Corbusier’s furniture designs to shine in Chandigarh once againSeptember 10th, 2008 - 10:08 am ICT by IANS
Chandigarh, Sep 10 (IANS) In dusty corners of government offices in Chandigarh, officials are now searching for furniture designed by famed architects Le Corbusier and Pierre Jeanneret in the 1950s and restoring what they can find to be part of the city’s cultural heritage.”The Chandigarh administration will constitute a special team that will visit all government offices, institutions and corporations to identify and catalogue the heritage furniture. The administration will also restrict any kind of auction of heritage furniture,” Sanjay Kumar, home secretary of Chandigarh, told IANS.
Le Corbusier was the Swiss-French architect who designed this north Indian city - one of the few planned cities in India. His cousin Pierre Jeanneret is also responsible for many icons of modern architecture here including the Gandhi Bhawan and the library building at Panjab University. He was so attached to the city that on his death, in accordance to his will, his ashes were scattered in the Sukhna lake on the edge of the city.
Movable articles like furniture, small carpets and other things used by these architects or created during their time will be given a face-lift and installed at proper locations, an official said.
Added Kumar: “The Chandigarh administration is committed to preserving the heritage status of the city. This is also a step towards safeguarding the rich heritage of Le Corbusier and Pierre Jeanneret.”
Until now, most people in Chandigarh were unaware of the value of these articles and many pieces of heritage furniture were sold at throwaway prices or just dumped in store rooms after being used for a few decades.
Even last year, furniture designed by Corbusier and Jeanneret were auctioned at very low prices. They were reportedly bought by French nationals who later sold them for millions abroad.
“People here are not very sensitive towards these unique designs but foreigners attach great value to the furniture made by Le Corbusier and Jeanneret,” Rajnish Wattas, principal of the Chandigarh College of Architecture, told IANS.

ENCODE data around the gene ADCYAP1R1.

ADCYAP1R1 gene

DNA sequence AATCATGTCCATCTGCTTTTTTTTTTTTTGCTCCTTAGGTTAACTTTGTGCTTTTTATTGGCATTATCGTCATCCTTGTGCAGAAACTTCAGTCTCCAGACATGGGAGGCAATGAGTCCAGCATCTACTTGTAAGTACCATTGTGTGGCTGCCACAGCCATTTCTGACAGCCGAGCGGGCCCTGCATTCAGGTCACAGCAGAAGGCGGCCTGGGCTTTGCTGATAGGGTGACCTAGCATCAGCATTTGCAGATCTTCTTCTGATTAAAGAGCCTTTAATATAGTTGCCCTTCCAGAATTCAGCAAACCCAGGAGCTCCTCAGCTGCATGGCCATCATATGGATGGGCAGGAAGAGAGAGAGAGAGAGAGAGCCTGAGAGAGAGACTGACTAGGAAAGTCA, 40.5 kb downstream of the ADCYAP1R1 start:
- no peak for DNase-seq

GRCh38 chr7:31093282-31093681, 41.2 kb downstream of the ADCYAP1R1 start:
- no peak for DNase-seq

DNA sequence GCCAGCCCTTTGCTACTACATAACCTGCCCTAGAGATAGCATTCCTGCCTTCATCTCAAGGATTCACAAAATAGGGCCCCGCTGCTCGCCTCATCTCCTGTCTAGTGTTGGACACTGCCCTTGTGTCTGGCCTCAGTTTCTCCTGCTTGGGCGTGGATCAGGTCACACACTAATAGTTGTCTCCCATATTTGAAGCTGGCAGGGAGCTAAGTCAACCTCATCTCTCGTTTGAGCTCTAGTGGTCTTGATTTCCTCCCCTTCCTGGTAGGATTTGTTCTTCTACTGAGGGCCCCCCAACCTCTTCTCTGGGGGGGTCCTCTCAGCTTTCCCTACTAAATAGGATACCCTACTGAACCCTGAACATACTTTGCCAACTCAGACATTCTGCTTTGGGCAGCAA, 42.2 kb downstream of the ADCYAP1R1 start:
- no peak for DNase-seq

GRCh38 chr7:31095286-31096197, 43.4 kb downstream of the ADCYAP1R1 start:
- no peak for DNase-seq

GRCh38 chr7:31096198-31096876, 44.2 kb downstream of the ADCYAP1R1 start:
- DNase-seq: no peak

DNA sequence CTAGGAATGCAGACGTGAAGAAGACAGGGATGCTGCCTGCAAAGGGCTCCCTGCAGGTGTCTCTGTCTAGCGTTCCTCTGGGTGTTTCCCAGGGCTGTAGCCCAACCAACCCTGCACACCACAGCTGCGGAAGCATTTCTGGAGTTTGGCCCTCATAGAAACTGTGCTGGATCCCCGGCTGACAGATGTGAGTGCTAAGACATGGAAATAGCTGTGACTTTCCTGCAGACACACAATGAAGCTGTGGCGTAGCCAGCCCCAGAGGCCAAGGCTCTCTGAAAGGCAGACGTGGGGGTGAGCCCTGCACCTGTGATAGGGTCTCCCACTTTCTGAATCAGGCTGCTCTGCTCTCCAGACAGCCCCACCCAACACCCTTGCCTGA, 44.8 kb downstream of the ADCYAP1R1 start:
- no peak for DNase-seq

“Designs of both Corbusier and Jeanneret are an inspiration for budding architects of Chandigarh and it is very sad that we lost a huge chunk of our priceless collection of furniture in that auction,” added Wattas.
“Sensing its value, our administration constituted a three-member committee last year to locate furniture designed by these architects now present in the city. Now this committee has been expanded and many bureaucrats have been included,” said Wattas, who is a member of the committee.
He said that Chandigarh needed laws to preserve heritage articles and people found harming them should be punished.
Apart from their efforts to locate valuable furniture designed by the famed architects, the Chandigarh administration is setting up a museum and research centre to showcase the talent of Corbusier. The museum, the sixth such centre in the world, is set to be inaugurated Oct 8.
The museum will house archival records, original plans, sketches and studies, maps, documents, photographs and furniture used by Le Corbusier while designing Chandigarh, said Vidya Nand Singh, the nodal officer of this project.
Corbusier has designed and constructed buildings across Europe, India (in Chandigarh and Ahmedabad), and one each in North and South America. He was an urban planner, painter, sculptor, writer and modern furniture designer.